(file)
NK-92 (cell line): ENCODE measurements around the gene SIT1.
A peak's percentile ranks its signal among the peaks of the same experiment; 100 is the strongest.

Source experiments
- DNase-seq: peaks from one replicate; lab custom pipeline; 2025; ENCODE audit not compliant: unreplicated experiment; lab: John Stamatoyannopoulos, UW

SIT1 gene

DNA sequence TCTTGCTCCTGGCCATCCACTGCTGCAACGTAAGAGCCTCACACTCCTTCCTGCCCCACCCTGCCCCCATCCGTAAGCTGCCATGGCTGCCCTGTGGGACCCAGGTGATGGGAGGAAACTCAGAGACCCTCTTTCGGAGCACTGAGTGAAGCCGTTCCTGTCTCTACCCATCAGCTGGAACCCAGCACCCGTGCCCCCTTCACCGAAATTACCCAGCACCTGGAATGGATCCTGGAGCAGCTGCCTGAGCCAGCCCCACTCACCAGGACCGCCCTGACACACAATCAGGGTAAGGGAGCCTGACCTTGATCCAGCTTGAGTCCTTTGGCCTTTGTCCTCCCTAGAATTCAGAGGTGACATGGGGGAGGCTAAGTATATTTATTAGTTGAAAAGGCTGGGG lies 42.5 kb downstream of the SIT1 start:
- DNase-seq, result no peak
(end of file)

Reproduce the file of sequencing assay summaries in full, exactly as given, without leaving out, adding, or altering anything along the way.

NK-92 (cell line): ENCODE measurements around the gene SIT1.
A peak's percentile ranks its signal among the peaks of the same experiment; 100 is the strongest.

Source experiments
- DNase-seq: peaks from one replicate; lab custom pipeline; 2025; ENCODE audit not compliant: unreplicated experiment; lab: John Stamatoyannopoulos, UW

SIT1 gene

DNA sequence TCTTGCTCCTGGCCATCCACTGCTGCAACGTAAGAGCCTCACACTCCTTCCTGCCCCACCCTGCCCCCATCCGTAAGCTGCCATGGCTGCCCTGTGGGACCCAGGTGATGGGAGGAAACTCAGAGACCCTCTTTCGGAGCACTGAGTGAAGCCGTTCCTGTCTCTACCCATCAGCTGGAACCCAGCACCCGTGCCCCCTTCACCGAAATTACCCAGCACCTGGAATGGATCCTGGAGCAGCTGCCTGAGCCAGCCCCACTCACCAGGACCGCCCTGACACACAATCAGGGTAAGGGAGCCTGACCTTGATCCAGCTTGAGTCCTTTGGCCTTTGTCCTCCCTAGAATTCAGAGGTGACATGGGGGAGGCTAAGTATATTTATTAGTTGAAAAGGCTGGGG lies 42.5 kb downstream of the SIT1 start:
- DNase-seq, result no peak